Companies unprepared for lease accounting standard

With under a year to go, many companies are at risk of being caught unprepared for new lease accounting rules under IFRS 16, which come into force next January and require imminent action to ensure compliance and prepare comparative data, according to analysis by Duff & Phelps

IFRS 16 Leases was issued by the International Accounting Standards Board (IASB) in 2016 and will become effective on 1 January 2019. The new rules require most operating leases to be recorded on balance sheets, whereas previously only finance leases were recognised.

Duff & Phelps points out that for several industries, such as retail, real estate, airline, transport and energy, this could well become one of the most material items on their balance sheets.

The airline industry will be particularly affected, according to research from Europe Economics, with nearly one third of companies potentially seeing an earnings before interest, tax, depreciation and amortisation (EBITDA)  impact above 100%.

The retail industry will also see considerable impact, with the same research predicting that approximately 37% of companies will have an EBITDA impact of 50% and above.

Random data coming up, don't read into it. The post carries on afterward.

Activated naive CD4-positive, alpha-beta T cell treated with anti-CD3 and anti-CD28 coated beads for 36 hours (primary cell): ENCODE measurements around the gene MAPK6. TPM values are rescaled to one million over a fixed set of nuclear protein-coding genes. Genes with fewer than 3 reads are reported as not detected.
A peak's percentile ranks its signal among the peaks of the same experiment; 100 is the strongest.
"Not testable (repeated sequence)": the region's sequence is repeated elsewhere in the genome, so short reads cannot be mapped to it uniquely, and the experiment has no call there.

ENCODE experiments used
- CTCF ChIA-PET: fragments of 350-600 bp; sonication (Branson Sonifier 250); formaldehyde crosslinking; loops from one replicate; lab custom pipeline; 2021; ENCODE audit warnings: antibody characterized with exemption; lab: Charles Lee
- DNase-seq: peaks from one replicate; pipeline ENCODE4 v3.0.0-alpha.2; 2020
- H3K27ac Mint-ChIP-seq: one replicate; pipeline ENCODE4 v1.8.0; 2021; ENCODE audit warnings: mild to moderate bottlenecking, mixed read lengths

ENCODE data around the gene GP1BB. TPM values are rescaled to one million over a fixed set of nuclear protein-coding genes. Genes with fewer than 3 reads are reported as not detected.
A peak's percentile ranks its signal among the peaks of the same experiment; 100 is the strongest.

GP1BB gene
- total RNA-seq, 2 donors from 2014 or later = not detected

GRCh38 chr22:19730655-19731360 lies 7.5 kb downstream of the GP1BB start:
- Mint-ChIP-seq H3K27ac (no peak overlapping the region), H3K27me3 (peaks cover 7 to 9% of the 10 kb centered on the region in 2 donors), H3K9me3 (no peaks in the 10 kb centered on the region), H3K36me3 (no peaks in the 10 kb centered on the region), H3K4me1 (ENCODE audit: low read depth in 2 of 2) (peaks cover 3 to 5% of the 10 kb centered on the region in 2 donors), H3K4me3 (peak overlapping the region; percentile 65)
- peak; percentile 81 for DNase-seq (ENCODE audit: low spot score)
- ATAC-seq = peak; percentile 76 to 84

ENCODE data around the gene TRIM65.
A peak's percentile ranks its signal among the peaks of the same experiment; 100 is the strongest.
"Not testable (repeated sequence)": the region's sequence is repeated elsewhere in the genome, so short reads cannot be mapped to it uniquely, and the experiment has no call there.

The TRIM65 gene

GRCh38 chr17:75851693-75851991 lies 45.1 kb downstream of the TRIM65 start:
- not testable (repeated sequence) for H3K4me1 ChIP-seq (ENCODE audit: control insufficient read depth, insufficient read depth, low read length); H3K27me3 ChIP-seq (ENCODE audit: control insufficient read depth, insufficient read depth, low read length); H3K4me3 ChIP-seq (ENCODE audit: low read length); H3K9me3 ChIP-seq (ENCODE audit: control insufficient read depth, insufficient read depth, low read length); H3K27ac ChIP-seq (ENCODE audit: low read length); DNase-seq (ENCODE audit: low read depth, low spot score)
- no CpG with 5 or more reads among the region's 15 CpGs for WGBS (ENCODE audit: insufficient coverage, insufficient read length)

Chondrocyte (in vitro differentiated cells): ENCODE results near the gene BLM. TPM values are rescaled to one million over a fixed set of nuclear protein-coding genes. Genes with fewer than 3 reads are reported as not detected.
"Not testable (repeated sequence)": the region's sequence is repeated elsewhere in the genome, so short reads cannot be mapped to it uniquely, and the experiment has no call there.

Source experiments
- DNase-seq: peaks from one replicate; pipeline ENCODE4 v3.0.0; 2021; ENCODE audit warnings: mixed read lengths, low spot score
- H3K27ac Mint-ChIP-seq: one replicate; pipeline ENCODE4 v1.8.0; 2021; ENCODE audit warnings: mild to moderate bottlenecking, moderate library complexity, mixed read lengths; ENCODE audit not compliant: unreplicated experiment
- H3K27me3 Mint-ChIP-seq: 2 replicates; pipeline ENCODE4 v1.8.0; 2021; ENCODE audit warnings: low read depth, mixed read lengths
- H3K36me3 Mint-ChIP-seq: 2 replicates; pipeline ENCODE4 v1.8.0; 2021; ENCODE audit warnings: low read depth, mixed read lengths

In addition to the impact on balance sheets, IFRS 16 may cause significant changes to profit and loss (P&L) and cashflow statements, along with EBITDA metrics and credit ratios. Duff & Phelps cautions that, as a result, it may have a considerable effect on market sentiment, share prices, analyst coverage and even credit ratings in some industries.

For entities with significant operating leases, the impact may be substantial and it is crucial they start preparing for adoption as soon as possible. Ultimately, companies should already be evaluating the impact of transition options and practical expedients not just on their financial statements, but also on the internal systems required to track the wealth of new data required for each lease.

Michael Weaver, managing director of UK and Middle East valuation advisory practices at Duff & Phelps, said: ‘With less than a year until these new standards of reporting are enforced, companies face being overwhelmed by additional requirements unless they start preparing a strategy now. Firms with large numbers of operating leases, from retailers to airlines, are especially in the firing line.

‘The first step will be understanding the scope of change approaching, and anticipating the effects on balance sheets, cash flow statements and beyond. From there, it will be a case of preparing comparatives and aiding a smooth transition. Those with a laissez-faire approach to implementation risk losing out along the line.’

Report by Pat Sweet

Pat Sweet |Reporter, Accountancy Daily [2010-2021]

Pat Sweet was the former online reporter at Accountancy Daily and contributor to the monthly Accountancy magazine, pub...

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